Hair transplants have become increasingly popular for men worried about their ever-thinning locks. Celebrities such as Wayne Rooney have shown just how successful transplants can be.
However, there are a lot of myths out there surrounding the procedure so before deciding if it’s right for you, it helps to ensure you have all the facts. Here you’ll discover the truth behind the most common hair transplant myths.
It’s the only solution out there
There are many causes of hair loss and therefore many different types of treatments available. Hair transplants may be one of the few permanent solutions, but they certainly aren’t your only option.
SMP is another long-term treatment option which can actually have much better results, isn’t as expensive and can be used to cover up a wider range of balding issues.
A transplant gives you a full head of hair
This myth ends up causing a lot of disappointment for men who undergo the procedure. Total hair restoration is never advised due to the likelihood of achieving very unnatural looking results.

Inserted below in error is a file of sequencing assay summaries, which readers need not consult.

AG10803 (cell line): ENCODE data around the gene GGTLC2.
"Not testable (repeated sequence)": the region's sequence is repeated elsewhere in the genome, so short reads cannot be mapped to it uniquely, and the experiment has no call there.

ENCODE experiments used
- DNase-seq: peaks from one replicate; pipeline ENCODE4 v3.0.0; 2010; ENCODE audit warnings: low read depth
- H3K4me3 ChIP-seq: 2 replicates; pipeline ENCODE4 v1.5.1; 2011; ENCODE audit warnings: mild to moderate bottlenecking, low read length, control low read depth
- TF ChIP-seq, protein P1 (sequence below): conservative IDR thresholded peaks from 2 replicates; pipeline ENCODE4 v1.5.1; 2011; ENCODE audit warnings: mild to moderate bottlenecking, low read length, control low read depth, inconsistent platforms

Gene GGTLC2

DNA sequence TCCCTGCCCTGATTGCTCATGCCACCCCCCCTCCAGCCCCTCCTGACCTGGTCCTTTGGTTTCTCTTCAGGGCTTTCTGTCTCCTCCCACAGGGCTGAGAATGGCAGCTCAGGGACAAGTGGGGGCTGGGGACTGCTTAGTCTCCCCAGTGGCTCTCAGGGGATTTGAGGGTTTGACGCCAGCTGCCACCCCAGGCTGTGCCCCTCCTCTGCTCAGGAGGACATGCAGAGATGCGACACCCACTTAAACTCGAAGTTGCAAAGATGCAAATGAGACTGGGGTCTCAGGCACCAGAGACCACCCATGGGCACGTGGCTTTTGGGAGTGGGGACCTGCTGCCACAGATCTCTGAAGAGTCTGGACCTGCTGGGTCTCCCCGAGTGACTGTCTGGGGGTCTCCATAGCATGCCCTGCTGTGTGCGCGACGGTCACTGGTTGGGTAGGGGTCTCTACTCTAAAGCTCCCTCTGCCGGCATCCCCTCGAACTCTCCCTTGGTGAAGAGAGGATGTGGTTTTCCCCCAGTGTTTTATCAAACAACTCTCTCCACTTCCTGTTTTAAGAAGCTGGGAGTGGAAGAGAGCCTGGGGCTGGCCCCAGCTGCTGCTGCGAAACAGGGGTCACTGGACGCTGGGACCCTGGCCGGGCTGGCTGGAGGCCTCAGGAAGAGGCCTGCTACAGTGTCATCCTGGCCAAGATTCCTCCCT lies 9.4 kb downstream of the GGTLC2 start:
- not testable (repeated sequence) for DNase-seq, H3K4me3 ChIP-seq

The amount of hair that can be restored will depend upon numerous factors, including how much healthy hair is available to act as a donor for the transplant.
If you opted for SMP treatment however, no donor hairs are required and it can be used either as a cover up for thinning patches, or to create a fully shaved style for those who have gone almost completely bald.
They only help those who are completely bald
Hair transplants actually cannot be performed unless there is still some healthy hair on the scalp to use as donor hairs. So, if you’re completely bald a transplant isn’t recommended.
However, hair transplants should also be avoided during the early stages of male pattern baldness. This is because as the hair continues to thin and fall out, the hairline could end up receding past the point where donor follicles were transplanted – resulting in a very odd look.
Overall, hair transplants can be successful and effective, but they aren’t the only option out there. You might want to consider SMP instead. Compared to transplants, SMP can be successfully used on a broader range of patients, is 100% successful and it is a lot less expensive.